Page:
As nice as the folding handlebars are, we did notice that every 5 miles or so, the coupler in the middle of the folding mechanism would work itself loose just enough to cause a barely detectable flex in the handlebars. This is certainly not dangerous, but a tiny annoyance that could be avoided with a different choice of handlebars or more effective coupler. Although these nicely angle toward the rider, we didn’t like the rotating mechanism on these folding handlebars quite as much as the clamp on the Xtasy handlebars on the Dualtron Eagle Pro and Zero 10X.
The cable routing is fairly clean and uncluttered, with cables wrapped and copiously zip tied to the front fork. Routing the cable to the deck makes it look a little unfinished on one side, and fewer zip ties could’ve been used for a less haphazard appearance.
Although Apollo mentioned the suspension is adjustable, it’s not doing what we would expect. You can easily adjust the suspension for spring preload, but the way it’s implemented only changes where the suspension tops out when riding and the height of the scooter when parked. We’d recommend leaving it alone, as topping out results in the suspension clacking on rebound and the minimal changes won’t necessarily improve the ride.
We love the forward location of the kickstand, which makes it easy to find with your foot and is well placed to support the weight of the scooter.
Overall Apollo has done an amazing job of giving us more for less, without taking anything away from build quality.
Apollo Ghost: Review Conclusions
The Ghost is a sneaky spirit worth stealing, as it’s powerfully fast, stacking performance on portability on eye-catching good looks. Hands down, the Ghost is the best value when it comes to motor power per dollar for record-breaking acceleration and top speed.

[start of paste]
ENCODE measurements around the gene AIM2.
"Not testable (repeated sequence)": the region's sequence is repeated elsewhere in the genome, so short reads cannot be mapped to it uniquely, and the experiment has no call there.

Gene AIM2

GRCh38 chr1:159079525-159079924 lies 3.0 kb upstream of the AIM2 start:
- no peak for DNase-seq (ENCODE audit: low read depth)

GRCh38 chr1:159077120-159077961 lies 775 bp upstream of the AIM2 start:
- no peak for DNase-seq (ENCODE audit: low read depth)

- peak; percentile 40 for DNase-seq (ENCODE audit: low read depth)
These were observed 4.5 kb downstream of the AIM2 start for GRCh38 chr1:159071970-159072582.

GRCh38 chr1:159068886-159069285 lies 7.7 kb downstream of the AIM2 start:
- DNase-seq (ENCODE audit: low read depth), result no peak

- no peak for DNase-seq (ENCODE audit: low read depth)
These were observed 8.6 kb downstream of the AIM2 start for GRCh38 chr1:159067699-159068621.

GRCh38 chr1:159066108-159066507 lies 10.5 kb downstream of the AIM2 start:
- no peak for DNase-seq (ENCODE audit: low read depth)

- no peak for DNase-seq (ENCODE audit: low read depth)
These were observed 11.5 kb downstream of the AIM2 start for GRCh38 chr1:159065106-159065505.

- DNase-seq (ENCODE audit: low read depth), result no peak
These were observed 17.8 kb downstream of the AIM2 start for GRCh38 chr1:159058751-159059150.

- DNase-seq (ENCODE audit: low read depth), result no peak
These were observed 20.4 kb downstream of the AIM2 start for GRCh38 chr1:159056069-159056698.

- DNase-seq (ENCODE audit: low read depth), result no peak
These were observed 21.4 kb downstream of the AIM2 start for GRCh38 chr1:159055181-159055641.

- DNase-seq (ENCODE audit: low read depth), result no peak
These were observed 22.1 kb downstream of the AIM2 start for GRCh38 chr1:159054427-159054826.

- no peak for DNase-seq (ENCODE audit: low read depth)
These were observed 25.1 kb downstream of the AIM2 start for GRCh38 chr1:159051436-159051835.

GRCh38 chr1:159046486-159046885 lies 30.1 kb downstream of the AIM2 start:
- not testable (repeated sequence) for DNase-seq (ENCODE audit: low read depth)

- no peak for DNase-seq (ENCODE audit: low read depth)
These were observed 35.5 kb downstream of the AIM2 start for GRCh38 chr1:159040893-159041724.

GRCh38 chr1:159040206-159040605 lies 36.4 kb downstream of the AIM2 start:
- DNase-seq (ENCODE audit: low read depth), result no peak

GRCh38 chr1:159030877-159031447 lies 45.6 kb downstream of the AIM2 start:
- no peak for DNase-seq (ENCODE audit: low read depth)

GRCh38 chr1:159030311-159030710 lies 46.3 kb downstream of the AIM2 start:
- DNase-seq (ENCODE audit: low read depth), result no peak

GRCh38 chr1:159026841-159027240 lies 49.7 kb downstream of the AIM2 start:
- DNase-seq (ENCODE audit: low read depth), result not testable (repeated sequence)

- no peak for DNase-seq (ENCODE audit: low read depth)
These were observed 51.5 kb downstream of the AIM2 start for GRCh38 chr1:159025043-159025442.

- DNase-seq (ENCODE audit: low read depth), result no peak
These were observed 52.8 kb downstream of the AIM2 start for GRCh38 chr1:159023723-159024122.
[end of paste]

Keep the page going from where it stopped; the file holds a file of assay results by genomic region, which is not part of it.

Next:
No, the Ghost is not a premium dual motor beast, and doesn’t ride like one, but it also doesn’t come with a luxury price tag. You might notice a palpable but inexplicable difference in ride quality when hopping on the Apollo Ghost. While it is stable, riding at its top speed won’t feel quite as easy to handle as scooters in the $2,500 range, like the Ghost’s big brother, the Apollo Pro. The suspension is in need of damping, and the sloping forward deck angles you at a slight pitch so it’s not a perfect package, but is a value-packed one.
The Ghost is a powerful, 38 mph machine with a hauntingly fun, fast ride and lots of features worth a closer look.
If the Apollo line doesn’t fit your needs, check out our ESG Editor’s pick of best electric scooters.
Our content is independent, but buying through our links may earn us a commission.
Apollo Ghost Specifications From Manufacturer
Note: These specification are provided by the manufacturer and may differ from our real-world testing.
|Folded dimensions||51 by 15 by 21 in|
|Motor power, continuous||1600 W|
|Top speed||34 mph|
|Battery capacity||946 Wh|
|Battery recharge time||6 to 12 hrs|
|Max rider weight||300 lb|
|Brake type||Disc + Disc|
|Tire type||10.0 in Pneumatic (Inner Tube) + Pneumatic (Inner Tube)|
|Built-in lights||Front + Rear|